What is paramount in this genre of film is the creation of credible tension and chemistry between the leads, namely Tom, Jade and their marital partners. But aside from the image of a modern day Jack Lemmon and Barbara Stresiand in their twenties Stephen approached the casting of the film with a very open mind. “I had a few of the Irish actors in mind, like the Ger Ryan part which I wrote for her. We did a lot of casting for the Sally and Tom parts. Sally hadn’t had the enormous success at the time that she has had since with ‘Happy Go Lucky’, because it was editing at the time, but I had seen her work before and I kept her in mind as I thought she was brilliant. I said that if we ever had a suitable part I’d like to bring her in and so she came in for this and was terrific. And then she read with a few Irish actors that we brought over to London and a few London actors and Sally and Tom were friends from years back and you could tell the minute he walked into the room that they were at ease together. There was a great kind of comic chemistry between them and, in the end, it was a simple choice.”


And thus began the search for their characters’ respective better halves. “We did a lot of casting for the Wilson character,” says Burke. ”Ariyon did a great audition and we had actually cast someone else for the role of Sophie who then dropped out. Jade had come in to read for a much smaller part and the minute she came into the room I thought, ‘Maybe Jade could be Sophie?’. So we gave her the script and she went away for an hour and came back in and we gave her the part of Sophie and she did a great job.”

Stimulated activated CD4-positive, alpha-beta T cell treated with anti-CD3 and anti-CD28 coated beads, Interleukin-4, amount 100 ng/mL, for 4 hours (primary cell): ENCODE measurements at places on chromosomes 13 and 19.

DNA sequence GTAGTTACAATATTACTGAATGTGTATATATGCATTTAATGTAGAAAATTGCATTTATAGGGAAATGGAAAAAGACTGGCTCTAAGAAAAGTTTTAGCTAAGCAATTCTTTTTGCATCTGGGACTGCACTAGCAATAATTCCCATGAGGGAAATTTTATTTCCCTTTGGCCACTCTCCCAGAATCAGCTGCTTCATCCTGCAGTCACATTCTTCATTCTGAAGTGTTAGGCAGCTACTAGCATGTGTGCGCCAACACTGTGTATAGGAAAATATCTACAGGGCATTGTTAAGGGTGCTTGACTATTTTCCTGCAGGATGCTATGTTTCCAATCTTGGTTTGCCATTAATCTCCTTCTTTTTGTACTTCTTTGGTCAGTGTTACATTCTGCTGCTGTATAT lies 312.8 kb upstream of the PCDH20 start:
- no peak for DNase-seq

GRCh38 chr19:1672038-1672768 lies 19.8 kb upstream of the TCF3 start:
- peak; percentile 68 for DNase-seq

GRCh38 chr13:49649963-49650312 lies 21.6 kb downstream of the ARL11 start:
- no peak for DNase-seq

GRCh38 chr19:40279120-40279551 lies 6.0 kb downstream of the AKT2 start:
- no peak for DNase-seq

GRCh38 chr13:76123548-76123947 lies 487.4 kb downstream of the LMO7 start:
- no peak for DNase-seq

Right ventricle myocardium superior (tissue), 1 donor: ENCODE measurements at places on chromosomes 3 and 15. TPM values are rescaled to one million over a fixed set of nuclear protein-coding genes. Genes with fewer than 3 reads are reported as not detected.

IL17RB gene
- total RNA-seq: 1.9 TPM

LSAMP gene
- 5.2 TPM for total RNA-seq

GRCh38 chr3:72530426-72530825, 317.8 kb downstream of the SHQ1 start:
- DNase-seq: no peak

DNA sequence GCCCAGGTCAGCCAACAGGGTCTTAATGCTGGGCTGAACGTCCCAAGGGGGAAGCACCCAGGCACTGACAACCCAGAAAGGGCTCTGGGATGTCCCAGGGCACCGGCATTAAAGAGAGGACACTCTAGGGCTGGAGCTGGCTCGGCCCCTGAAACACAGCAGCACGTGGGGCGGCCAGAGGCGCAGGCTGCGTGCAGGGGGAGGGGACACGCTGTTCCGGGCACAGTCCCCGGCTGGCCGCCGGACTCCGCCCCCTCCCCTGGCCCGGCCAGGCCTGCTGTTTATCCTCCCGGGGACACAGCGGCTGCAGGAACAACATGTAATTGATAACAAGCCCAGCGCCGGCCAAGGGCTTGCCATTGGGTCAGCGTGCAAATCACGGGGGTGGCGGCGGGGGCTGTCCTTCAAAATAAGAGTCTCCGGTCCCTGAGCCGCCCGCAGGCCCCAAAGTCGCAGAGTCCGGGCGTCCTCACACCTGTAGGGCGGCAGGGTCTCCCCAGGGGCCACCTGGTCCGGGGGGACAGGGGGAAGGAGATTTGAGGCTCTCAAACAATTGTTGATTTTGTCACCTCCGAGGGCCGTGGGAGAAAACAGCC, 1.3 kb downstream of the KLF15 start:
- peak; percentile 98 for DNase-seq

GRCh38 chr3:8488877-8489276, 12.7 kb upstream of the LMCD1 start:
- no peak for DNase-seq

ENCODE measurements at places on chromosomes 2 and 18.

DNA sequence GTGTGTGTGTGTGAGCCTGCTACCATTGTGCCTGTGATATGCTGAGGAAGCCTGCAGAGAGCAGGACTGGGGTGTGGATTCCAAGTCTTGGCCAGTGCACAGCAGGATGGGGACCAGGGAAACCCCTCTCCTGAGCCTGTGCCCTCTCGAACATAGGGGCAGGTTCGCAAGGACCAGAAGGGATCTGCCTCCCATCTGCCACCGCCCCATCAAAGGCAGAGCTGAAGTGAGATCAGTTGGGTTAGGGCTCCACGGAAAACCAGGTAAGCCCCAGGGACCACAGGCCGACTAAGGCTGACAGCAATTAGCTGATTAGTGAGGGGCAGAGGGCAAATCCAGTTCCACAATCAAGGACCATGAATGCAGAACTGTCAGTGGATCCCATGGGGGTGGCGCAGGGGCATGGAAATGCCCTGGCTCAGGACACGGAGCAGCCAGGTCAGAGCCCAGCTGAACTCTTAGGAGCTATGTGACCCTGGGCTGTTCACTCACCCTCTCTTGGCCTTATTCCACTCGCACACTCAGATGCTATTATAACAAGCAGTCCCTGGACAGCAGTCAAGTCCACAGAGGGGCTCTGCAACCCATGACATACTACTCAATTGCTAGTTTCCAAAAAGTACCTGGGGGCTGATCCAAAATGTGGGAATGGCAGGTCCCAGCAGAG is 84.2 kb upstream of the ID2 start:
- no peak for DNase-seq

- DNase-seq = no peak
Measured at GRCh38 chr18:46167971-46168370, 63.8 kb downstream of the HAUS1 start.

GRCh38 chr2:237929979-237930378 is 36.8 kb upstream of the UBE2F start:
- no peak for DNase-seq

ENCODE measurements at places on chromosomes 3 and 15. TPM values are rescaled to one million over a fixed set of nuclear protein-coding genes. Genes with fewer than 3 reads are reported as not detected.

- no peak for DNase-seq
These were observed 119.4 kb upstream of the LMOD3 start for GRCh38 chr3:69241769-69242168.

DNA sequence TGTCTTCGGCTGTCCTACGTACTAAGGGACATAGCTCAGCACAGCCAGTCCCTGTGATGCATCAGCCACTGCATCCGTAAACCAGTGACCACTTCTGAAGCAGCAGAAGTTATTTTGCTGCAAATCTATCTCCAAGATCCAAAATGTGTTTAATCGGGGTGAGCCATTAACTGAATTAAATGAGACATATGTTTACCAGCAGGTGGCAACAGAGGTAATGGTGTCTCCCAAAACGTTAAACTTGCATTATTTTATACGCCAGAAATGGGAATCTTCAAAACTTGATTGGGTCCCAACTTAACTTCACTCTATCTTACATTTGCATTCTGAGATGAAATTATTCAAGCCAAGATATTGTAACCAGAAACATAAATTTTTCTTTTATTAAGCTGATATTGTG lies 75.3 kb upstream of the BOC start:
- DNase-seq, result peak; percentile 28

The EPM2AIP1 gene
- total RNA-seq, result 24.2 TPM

So far so straightforward, but what was the experience like on the other side of the casting couch, that of our actors? As Tom explains, being told to channel Jack Lemmon in his twenties is slightly daunting: “Terrifying! I mean I love Jack Lemmon, ‘The Apartment’ is one of my all time favourite films ever but you watch the video and say ‘I can’t be as good as you, you’re so good, I can’t do that’.“ And Tom’s problems don’t stop there, as he admits “I’m crap at auditions, they’re my Achilles heel. I’m really bad except when I’m with another actor. It’s a terrible trait to have because once I get through the door people want to work with me again but it’s just that first time they say ”No”. It’s usually because when you sit opposite a casting director and there is just the camera there, they are reading with you and they are constantly checking whether the camera’s on you and forgetting their lines and they have a very tough job - they see a hundred people, it’s understandable. So when you go in and it’s someone like Sally and she is just acting with you then you can do it. Also, I knew that Sally would be fine so I was a lot less nervous that I normally would be which is probably why I got it.”